Motivation is therefore very different for everyone. If we are simply looking to smash our mates or win a race, then our motivation can be lost very quickly as many of the factors that govern these outcomes are often out of our direct control. The feelings of disappointment and failure can lead to us losing the drive and giving up at the first hurdle. Likewise, if we just want to get fitter, faster on the bike and have no real direction or major aim or goal we can also quickly lose the desire to get out and push ourselves.

A combination of both forms of motivation can be the best way to approach the season ahead. If we focus our efforts towards achieving a certain time or distance in a certain race or over a certain course and we aim towards achieving our very best, then we could combine a small amount of both motivational factors to help drive us forward on those cold wet mornings.

Goal Setting

The process of goal setting and the Steven Covey idea of “beginning with the end in mind” is the best way to approach the year ahead, but it is often in this process that the mistakes are made. Goal setting needs to follow some set principles. Establishing these principles right at the very beginning of a training program is fundamental to helping us achieve our objectives.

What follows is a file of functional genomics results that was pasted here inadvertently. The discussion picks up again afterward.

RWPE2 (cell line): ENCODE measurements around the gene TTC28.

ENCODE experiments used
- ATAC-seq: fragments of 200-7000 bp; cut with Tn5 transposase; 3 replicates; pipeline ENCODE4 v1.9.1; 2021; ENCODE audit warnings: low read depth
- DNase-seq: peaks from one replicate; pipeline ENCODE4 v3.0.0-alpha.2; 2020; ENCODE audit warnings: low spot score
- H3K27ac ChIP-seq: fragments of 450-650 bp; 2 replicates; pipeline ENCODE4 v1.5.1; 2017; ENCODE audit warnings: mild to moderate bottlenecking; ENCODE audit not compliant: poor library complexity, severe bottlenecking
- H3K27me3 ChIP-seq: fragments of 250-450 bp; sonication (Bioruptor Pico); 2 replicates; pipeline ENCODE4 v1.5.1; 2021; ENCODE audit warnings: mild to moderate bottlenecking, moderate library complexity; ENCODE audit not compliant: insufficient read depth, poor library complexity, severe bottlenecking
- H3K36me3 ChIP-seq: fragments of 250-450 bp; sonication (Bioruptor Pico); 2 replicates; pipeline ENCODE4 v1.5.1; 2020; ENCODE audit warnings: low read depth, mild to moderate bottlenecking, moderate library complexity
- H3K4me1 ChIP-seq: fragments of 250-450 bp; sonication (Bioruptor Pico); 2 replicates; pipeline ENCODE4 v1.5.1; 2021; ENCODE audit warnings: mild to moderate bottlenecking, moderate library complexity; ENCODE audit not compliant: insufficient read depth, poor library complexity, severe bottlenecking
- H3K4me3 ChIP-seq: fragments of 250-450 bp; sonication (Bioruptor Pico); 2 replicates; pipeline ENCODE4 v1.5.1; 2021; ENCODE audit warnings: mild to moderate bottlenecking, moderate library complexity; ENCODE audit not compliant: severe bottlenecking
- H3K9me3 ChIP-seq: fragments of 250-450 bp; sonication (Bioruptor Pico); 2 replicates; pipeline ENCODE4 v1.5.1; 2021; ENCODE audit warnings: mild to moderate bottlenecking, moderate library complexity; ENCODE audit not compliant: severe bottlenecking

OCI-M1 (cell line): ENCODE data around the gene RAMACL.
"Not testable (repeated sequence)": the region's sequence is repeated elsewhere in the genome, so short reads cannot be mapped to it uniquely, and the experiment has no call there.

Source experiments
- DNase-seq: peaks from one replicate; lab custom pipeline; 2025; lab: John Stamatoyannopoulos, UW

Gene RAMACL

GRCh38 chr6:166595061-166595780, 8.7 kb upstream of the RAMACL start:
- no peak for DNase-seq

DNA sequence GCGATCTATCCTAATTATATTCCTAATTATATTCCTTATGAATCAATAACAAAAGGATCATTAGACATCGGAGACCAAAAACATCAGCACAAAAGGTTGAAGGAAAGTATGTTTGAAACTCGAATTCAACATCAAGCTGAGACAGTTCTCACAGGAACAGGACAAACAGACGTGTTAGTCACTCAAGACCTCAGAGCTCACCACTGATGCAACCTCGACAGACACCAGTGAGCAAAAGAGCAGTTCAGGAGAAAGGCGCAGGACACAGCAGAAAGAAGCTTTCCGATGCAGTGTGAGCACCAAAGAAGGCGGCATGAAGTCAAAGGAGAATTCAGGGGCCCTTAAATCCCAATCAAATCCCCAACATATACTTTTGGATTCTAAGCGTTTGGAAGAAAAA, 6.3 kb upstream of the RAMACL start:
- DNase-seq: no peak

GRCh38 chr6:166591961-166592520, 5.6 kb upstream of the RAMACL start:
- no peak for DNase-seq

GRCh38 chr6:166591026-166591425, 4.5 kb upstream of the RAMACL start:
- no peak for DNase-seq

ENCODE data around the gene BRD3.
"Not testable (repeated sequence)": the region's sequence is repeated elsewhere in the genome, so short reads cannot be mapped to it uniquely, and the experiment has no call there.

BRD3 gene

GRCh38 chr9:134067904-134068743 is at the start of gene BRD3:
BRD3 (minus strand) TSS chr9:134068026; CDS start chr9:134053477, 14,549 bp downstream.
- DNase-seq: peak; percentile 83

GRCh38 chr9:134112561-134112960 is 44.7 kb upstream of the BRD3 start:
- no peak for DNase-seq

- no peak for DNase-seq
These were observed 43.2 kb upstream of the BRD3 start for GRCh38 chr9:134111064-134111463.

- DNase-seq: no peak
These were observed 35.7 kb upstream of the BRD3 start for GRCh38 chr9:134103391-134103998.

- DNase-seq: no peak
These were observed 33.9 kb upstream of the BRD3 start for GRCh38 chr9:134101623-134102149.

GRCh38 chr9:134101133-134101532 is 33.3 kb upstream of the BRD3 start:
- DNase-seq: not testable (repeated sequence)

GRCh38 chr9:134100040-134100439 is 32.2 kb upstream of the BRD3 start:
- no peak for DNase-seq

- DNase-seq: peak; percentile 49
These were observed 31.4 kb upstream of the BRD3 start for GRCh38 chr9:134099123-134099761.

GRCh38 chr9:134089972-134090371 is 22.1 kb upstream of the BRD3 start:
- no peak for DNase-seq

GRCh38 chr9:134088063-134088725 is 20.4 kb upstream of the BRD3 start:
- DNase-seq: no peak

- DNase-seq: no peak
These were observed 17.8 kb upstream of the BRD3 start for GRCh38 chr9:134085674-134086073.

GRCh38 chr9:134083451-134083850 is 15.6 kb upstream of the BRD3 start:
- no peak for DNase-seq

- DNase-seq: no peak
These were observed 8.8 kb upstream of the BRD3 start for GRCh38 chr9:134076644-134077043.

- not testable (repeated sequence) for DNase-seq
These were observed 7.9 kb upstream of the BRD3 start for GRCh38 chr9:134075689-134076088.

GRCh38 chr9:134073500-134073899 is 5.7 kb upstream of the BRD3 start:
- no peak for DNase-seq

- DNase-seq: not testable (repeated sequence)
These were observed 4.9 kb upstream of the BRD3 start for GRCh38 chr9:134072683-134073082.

Short Term Goals

Short term goals are vitally important to maintain focus and give us small victories along the way. These should be developed with the longer-term goals in mind. This means that if the main objective is to compete in The Pioneer the year after, then it’s important to be a strong climber with great endurance. The key with short term goals is that you can and do achieve some success in completing them. I believe that success breeds success and so by completing and achieving the short term goals your motivation will be enhanced further still. Don’t go setting yourself some unrealistic time on the climb by looking on Strava and trying to beat the time of Cam Ivory for instance, as you might not be giving yourself a realistic chance of achieving that goal.


Medium Term Goals

Medium term goals can be considered within the next 6 to 8 months and should be a continuation of the skills and work you have done towards your short term goals. As with short term goals medium term goals could be to complete a sub 6-hour Marathon race, or, to complete a 6-hour ride without stopping. When establishing your yearly plan consider that there will be a peak period in the year when you might be in your best physical condition.